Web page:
Even in the beginning, one big difficulty or homework we needed to do is how we can make our own value as a mobile esport. All our team members spent a lot of time trying to find what is something we needed to achieve with PUBG Mobile. We finally found three concepts which are mobility, accessibility, and lifestyle. These are the three concepts we keep and like to show when we are having matches.
Hence, for mobile esports, audiences are more casual than PC games and have a much easier way to access the game.
For example, this year we had over 42,000 teams register for the PMCO Spring Split which is an increase since the previous split. I think in mobile esports, the gap between the audience and the players is much smaller and more transparent than PC esports.
I believe that while watching our matches, players may feel like they want to be there and play there.
Thus, we think this open competition is very important for mobile esports. As I said, one important thing is accessibility. This doesn’t just mean device accessibility. It also refers to the accessibility to our overall structure and ecosystem.
The PMPL is a very important structure for us and also for many pro teams. While we couldn’t start the Pro leagues last year, this isn’t because we needed more time but because some organizations didn’t know which teams and players were good for them to acquire.
You know the history of Mortal. Team Soul started from the amateur India Series and then the PMCO and is now in the PMPL. They have become big celebrities. This is the kind of thing we wanted to do so that we can provide a chance for any player to become a hero and celebrity.
In PUBG Mobile competitive matches, there are 16 teams or 64 players on the map. How is the viewer experience optimized and handled with so many players on the map?
This is also a really interesting question because this is one of the biggest problems we met at the beginning. When we started esports in 2018, there were not many organizers who had an observing team.
As you said, there are 16 teams on the map but in 2018 we had 20 teams. Observers are very important as they decide the viewing experience for the audience. Observers choose to follow the team or area where the battle is happening or where the best story can be delivered.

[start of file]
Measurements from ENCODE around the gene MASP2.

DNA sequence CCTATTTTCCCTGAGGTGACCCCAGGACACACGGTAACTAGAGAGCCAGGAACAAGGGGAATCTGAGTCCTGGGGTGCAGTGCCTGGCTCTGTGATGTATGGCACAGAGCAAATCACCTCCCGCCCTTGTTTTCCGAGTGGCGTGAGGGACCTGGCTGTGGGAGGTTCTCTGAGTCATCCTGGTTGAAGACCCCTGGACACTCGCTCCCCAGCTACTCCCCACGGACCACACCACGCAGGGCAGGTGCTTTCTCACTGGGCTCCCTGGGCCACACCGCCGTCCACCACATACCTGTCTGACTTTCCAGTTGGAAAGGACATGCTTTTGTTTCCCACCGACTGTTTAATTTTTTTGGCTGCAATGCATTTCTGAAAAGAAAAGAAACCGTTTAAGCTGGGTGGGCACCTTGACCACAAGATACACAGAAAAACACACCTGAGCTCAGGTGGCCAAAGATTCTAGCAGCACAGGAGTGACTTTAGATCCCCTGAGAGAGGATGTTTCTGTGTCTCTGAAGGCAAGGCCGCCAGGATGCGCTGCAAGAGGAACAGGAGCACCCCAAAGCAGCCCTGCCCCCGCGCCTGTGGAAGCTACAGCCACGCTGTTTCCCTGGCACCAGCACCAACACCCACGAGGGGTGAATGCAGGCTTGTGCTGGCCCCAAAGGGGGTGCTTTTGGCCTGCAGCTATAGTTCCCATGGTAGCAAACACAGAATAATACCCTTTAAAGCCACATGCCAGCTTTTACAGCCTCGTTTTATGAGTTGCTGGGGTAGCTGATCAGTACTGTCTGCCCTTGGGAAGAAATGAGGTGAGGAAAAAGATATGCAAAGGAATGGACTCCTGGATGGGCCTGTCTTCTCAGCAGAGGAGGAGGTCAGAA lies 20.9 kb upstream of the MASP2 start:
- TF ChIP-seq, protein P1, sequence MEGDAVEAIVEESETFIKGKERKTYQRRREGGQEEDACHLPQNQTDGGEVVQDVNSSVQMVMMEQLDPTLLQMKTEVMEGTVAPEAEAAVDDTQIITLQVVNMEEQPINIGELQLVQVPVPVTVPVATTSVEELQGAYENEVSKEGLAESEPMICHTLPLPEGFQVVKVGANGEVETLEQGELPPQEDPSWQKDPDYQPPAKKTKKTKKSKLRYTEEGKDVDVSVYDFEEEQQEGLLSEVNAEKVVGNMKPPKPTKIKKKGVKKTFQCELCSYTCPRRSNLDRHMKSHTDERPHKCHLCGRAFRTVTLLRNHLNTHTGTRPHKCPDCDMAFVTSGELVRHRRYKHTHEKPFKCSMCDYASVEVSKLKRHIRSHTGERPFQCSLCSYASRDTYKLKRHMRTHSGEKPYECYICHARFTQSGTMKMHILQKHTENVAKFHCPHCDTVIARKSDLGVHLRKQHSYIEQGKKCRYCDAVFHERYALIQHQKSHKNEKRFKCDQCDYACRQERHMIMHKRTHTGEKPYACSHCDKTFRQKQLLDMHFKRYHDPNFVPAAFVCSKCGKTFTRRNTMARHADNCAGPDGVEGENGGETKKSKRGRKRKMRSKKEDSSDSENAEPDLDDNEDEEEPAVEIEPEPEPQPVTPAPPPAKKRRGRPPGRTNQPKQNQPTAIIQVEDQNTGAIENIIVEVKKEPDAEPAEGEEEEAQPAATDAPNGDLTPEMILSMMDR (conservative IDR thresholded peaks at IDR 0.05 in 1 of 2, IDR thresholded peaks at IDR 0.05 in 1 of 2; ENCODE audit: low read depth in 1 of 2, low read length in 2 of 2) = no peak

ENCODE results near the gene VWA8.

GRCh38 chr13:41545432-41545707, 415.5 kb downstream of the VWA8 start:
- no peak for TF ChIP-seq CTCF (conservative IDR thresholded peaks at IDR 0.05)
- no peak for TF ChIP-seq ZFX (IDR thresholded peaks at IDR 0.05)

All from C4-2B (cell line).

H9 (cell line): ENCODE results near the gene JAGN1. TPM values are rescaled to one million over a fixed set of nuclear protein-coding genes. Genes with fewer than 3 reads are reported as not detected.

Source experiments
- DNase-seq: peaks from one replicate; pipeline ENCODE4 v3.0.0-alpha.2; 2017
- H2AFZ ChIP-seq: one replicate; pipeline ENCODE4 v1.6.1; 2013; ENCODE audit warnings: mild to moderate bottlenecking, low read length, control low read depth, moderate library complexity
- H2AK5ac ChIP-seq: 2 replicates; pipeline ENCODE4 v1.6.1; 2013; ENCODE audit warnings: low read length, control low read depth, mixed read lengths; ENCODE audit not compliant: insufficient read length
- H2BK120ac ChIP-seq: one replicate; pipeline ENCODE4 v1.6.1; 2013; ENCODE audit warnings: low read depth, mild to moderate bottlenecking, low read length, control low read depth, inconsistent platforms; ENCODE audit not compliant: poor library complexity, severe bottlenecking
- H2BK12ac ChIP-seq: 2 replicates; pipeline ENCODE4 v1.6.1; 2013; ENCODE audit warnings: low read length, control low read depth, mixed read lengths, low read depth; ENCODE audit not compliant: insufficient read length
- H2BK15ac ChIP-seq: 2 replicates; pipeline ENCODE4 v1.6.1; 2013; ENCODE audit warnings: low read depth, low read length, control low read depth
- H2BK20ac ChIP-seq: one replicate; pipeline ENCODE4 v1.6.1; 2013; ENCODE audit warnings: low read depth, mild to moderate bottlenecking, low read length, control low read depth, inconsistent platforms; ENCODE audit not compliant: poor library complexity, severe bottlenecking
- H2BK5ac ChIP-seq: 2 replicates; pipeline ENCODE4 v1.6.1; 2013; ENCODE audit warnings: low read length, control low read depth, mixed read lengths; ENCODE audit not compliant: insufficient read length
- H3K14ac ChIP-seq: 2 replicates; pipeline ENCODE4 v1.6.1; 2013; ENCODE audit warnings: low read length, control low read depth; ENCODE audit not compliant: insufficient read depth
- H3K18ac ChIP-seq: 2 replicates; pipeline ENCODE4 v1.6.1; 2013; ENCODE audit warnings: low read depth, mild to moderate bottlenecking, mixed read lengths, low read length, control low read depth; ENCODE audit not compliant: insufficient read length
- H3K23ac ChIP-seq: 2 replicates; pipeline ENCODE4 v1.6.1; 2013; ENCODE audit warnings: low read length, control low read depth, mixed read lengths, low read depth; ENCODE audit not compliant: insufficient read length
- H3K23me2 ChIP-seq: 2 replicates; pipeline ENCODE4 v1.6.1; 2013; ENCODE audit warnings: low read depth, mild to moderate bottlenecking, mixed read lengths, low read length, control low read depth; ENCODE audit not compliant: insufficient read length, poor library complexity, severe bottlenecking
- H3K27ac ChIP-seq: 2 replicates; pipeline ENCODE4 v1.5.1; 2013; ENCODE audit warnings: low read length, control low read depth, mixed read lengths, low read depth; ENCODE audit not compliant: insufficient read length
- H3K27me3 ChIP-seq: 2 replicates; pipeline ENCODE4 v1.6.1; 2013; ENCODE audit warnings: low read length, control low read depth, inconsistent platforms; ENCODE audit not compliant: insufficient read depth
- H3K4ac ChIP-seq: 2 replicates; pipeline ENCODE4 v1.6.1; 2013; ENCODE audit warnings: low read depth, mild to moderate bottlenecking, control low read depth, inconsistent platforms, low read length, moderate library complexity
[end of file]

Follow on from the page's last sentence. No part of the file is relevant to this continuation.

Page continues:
A good observing team is very important because there are a huge number of players. Unless observers cannot catch a great battle or fight to happen, we can’t show it to our audience. In the beginning, it was hard because we had to check whether the organizers had a dedicated observing or camera team or not.
However, we can’t only depend on human power or know-how of observers to provide a quality viewing experience to the audience.
Thus, we recently developed a very important function for our observers. Even though the game is played on mobile but while streaming, we use PCs. We have a PC client only for observing. Also, this isn’t something all other gaming developers are doing. Thankfully, the Tencent dev team developed an exclusive PC client for esports so that the audience can have a better viewing experience.
We also developed the replay function. This means that some observers can replay the whole match and see the battles we may have missed and show this.
To add to the viewing experience, it is also important to share the player information and data with the audience. It’s like soccer. When watching soccer, there is always additional data such as accuracy and shots being shown to increase the viewing experience. In PUBG Mobile, we are also doing this. This is also why the Pro Leagues are important as we can obtain data so that the audience viewership experience increases as time passes.
What is the future for PUBG Mobile Esports?
This year is a very important one because we started the Pro Leagues and made the structure as an amateur to semi-pro to pro. The top pro teams will go to the World Championship. But it’s not the end. We have quite ambitious and big plans for not only one or two years but much longer.
Many people think that mobile games’ life cycle is short but that isn’t true. You can look at this for other mobile games currently and some have been running for over 7 years. I believe the reason why PUBG Mobile is so popular and will continue to grow is that it’s a kind of community platform.
You can play this game while talking with friends. We also continuously bring new game modes including exciting new features with every update.
Hence, I believe that PUBG Mobile will be worth playing even 10 years from now. We are preparing long-term plans. We are also actively communicating with players and pro teams to deliver better. I really want to share more information but I can’t. All I can say is that the audience should keep an eye on us. We will continue to provide a lot of exciting and new things.